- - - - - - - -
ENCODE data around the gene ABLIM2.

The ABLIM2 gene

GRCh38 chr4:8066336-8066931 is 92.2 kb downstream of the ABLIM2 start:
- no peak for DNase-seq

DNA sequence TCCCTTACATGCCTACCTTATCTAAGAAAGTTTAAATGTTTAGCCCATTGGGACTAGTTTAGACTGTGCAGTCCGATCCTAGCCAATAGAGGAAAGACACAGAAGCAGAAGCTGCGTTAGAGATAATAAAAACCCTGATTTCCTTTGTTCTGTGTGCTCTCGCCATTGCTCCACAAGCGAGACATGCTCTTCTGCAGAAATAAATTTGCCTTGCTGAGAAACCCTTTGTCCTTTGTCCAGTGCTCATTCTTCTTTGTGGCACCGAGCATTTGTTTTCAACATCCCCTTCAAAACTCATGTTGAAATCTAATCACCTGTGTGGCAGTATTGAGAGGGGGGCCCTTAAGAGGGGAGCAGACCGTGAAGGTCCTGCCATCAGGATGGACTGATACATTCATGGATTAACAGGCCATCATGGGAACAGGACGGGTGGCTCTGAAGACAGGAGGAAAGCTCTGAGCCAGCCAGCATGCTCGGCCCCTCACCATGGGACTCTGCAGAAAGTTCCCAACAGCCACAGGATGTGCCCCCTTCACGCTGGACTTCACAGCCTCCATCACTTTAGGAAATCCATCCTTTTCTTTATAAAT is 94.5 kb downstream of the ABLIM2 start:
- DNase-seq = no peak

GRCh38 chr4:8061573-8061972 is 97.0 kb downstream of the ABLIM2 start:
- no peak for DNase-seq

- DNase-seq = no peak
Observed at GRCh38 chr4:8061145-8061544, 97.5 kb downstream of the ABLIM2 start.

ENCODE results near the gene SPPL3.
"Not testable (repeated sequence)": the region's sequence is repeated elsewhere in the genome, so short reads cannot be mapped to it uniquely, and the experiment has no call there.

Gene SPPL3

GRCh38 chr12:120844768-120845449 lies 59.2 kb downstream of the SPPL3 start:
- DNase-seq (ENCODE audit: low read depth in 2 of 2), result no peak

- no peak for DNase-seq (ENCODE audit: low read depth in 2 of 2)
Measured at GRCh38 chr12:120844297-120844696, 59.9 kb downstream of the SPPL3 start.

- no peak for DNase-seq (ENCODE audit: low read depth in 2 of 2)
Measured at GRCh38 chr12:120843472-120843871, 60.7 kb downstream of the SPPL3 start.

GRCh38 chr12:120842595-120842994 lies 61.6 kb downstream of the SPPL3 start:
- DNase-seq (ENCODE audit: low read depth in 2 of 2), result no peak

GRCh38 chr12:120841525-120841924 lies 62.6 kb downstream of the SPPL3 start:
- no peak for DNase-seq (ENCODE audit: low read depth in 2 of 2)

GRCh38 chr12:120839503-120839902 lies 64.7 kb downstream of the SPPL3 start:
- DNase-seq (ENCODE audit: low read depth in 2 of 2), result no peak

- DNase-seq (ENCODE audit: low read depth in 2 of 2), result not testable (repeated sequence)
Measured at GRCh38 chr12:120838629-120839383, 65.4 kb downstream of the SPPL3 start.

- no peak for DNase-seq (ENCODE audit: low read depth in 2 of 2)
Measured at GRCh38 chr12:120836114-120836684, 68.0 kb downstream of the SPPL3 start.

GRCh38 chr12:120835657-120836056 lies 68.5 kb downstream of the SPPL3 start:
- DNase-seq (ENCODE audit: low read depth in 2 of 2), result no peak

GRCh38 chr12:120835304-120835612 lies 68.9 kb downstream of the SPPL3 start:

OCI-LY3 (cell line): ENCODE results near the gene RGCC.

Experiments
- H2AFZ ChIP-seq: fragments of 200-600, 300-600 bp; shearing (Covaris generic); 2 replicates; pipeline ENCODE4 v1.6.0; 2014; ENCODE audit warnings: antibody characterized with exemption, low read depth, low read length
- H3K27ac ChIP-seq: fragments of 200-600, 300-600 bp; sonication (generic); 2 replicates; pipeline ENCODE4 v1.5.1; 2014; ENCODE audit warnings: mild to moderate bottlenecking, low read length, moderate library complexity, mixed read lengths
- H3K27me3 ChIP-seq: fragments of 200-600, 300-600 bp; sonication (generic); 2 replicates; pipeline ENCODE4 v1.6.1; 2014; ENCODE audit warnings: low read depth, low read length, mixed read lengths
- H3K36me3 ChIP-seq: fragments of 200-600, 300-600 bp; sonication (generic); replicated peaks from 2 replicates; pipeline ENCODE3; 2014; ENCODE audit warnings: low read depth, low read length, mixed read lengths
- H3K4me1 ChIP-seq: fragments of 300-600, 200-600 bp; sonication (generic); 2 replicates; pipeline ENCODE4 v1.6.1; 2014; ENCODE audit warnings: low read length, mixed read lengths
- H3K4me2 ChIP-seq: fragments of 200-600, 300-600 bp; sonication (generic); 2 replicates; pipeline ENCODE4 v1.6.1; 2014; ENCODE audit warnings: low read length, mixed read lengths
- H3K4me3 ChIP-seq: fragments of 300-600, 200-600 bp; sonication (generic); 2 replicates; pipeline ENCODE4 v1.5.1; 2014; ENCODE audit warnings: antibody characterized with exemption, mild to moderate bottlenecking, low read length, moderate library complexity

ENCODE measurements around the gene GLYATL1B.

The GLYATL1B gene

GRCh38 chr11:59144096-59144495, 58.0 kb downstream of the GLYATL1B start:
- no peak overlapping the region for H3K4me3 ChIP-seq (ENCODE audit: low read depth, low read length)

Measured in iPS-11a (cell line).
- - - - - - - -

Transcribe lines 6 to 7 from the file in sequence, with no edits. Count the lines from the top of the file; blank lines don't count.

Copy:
- DNase-seq = no peak

GRCh38 chr4:8061573-8061972 is 97.0 kb downstream of the ABLIM2 start: